1. To get a list of key binds supported by the video player, you can use the following command on your Raspberry Pi.
2. From this command, you should see a list like we have below displayed in the command line.
For an action to happen, all you need to do is press the corresponding key. For example, to increase the playback speed, you can press the number 1 key.
1 decrease speed 2 increase speed < rewind > fast forward z show info j previous audio stream k next audio stream i previous chapter o next chapter n previous subtitle stream m next subtitle stream s toggle subtitles w show subtitles x hide subtitles d decrease subtitle delay (- 250 ms) f increase subtitle delay (+ 250 ms) q exit omxplayer p / space pause/resume - decrease volume + / = increase volume left arrow seek -30 seconds right arrow seek +30 seconds down arrow seek -600 seconds up arrow seek +600 seconds
3. If you want to stop these key binds from working with the video player, you will need to use the “
By using this option, OMXPlayer will ignore all keyboard input.
omxplayer --no-keys PATHTOFILE
Hopefully, by the end of this guide, you will have an idea of how you can use the OMXPlayer video player on your Raspberry Pi.
It is a lightweight yet powerful video player that works well on the Pi’s limited hardware. One of the best things about the player is that you can use it directly from the command line to run it on a lite operating system.
If you have run into any issues with running OMXPlayer on your Raspberry Pi, please comment below.
Be sure to check out some of our other great Raspberry Pi projects, such as running Plex on the Pi.
sudo apt install omxplayer
doesn-t work for me… since i’m no advanced user, and no linux user at all it seems a little bit complicated for me.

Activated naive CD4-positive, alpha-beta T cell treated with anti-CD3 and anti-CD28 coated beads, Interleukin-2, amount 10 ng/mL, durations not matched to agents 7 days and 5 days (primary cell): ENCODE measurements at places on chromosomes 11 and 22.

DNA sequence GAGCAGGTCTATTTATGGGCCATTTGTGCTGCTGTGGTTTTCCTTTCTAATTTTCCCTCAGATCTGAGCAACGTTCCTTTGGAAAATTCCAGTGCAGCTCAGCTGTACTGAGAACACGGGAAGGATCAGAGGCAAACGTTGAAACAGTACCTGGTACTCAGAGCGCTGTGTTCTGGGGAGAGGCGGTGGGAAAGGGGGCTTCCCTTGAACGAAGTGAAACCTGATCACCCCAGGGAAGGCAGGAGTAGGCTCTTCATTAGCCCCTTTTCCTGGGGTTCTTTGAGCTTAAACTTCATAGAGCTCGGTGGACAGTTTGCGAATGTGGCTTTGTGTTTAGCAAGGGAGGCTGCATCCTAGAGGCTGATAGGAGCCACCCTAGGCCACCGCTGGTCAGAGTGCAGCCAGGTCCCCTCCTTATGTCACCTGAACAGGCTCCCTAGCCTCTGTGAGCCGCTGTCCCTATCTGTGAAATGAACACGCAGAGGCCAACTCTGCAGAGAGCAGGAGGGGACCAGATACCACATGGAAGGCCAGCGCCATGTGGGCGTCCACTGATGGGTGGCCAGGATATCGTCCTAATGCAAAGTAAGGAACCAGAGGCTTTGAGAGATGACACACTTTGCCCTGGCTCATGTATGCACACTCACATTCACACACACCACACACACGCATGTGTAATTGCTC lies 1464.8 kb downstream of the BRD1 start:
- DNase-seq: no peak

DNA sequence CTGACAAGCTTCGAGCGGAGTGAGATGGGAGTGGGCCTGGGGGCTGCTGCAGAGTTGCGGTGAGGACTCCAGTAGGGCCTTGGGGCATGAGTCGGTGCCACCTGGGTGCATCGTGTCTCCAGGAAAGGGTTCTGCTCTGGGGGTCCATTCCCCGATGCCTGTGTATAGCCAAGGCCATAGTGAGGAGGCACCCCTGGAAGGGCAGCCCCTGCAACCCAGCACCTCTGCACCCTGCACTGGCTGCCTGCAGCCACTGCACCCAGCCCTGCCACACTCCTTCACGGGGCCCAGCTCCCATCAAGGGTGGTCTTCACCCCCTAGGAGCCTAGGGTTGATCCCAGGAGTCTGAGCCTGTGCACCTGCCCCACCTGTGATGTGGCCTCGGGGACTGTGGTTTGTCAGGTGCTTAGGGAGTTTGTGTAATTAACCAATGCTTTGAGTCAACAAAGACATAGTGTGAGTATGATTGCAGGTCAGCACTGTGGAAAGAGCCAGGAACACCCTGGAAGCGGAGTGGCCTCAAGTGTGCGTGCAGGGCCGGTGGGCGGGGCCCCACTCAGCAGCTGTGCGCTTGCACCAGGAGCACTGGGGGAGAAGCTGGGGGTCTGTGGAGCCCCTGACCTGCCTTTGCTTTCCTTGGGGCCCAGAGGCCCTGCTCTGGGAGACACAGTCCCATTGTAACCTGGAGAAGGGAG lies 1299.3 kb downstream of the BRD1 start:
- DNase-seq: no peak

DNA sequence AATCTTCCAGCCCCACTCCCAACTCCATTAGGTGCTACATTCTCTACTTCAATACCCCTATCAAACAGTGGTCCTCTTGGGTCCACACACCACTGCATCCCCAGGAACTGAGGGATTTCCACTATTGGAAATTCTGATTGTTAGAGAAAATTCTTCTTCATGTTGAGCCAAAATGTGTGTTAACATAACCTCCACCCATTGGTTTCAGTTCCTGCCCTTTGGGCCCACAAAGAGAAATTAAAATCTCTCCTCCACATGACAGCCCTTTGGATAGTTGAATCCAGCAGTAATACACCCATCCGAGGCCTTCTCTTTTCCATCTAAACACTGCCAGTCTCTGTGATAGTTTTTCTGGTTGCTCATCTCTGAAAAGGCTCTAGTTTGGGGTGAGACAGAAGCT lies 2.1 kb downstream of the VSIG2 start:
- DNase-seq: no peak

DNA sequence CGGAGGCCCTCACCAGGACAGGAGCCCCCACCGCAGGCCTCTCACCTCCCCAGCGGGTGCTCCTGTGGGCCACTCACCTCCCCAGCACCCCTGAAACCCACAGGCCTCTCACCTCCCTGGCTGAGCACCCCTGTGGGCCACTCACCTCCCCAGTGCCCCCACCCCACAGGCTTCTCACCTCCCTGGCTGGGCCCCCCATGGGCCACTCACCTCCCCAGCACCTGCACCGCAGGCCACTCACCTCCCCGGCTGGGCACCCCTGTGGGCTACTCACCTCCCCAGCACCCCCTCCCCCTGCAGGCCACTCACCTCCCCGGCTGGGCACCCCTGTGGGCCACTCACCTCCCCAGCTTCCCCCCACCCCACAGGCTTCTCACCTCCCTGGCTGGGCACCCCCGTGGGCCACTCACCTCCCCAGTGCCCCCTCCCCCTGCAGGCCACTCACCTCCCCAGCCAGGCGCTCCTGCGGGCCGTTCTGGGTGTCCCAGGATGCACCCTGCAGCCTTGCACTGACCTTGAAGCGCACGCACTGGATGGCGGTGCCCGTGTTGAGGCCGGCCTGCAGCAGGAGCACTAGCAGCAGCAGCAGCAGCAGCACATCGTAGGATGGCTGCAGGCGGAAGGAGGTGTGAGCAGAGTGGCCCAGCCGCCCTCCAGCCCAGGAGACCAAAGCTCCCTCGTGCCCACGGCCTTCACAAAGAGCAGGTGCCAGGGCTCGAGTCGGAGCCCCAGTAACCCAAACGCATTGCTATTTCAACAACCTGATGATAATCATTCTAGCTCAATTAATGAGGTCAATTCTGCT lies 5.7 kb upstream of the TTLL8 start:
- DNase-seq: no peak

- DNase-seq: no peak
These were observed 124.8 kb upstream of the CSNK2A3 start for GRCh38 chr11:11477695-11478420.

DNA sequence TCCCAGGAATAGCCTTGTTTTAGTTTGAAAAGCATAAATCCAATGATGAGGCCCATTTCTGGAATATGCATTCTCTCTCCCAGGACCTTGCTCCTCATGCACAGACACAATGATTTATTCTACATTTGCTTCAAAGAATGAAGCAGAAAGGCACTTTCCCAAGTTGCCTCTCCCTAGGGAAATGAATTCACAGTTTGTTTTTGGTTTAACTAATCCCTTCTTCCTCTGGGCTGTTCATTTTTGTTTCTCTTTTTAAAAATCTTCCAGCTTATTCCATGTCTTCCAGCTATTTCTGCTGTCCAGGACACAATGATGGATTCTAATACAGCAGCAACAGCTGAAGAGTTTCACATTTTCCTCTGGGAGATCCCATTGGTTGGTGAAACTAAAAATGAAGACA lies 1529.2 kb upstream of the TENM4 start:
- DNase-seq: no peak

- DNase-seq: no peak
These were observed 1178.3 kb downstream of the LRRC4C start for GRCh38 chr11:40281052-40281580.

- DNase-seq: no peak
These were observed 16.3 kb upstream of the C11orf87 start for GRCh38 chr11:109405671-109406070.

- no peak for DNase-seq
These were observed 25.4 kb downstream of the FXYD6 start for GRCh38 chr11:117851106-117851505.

the message i receive is:
El paquete omxplayer no está disponible, pero algún otro paquete hace referencia
a él. Esto puede significar que el paquete falta, está obsoleto o sólo se
encuentra disponible desde alguna otra fuente
The omxplayer package is not available, but some other package makes some references to it. This could mean the package is missing, it’s obsolete or it’s only available from another source
Can you help me?
Please make sure they you are not running Raspberry Pi OS Bullseye. This player is only available on Raspberry Pi OS Buster and older.
New releases of the operating system have removed functionality that OMXPlayer was built upon.
Thank you for this writeup. Very useful but I am stuck on square 1. With a new clean install of Raspbian bullseye on a Raspberry 3, I always get the following error when trying to run OMXplayer:
‘error while loading shared libraries: libbrcmEGL.so: cannot open shared object file: No such file or directory”
Apparently it is missing libbrcmEGL.so, but I have not figured out a way to fix this. Been going down one rabbithole after another trying to solve this. I get this error message no matter how I try to use OMXplayer – even just trying to get the help file to come up. Strangely I have not found anyone else reporting this problem. Any ideas? Thanks!
Sadly if you want to use OMXPlayer you will need to stick with Raspberry Pi OS Buster or older.
The Pi foundation chose to remove several key components that OMXPlayer relied on and have marked it as “deprecated”.
Thank you Emmet for all these useful programs and knowledge that you offer us.
Hi! I’m trying to make a python script that reproduces a video when an external button is pressed. But when I call omxplayer Park.mp4 it says invalid syntax. Can you help me on this? Thanks!
I would need to see how you are calling omxplayer from within your Python script to be able to offer a suggestion.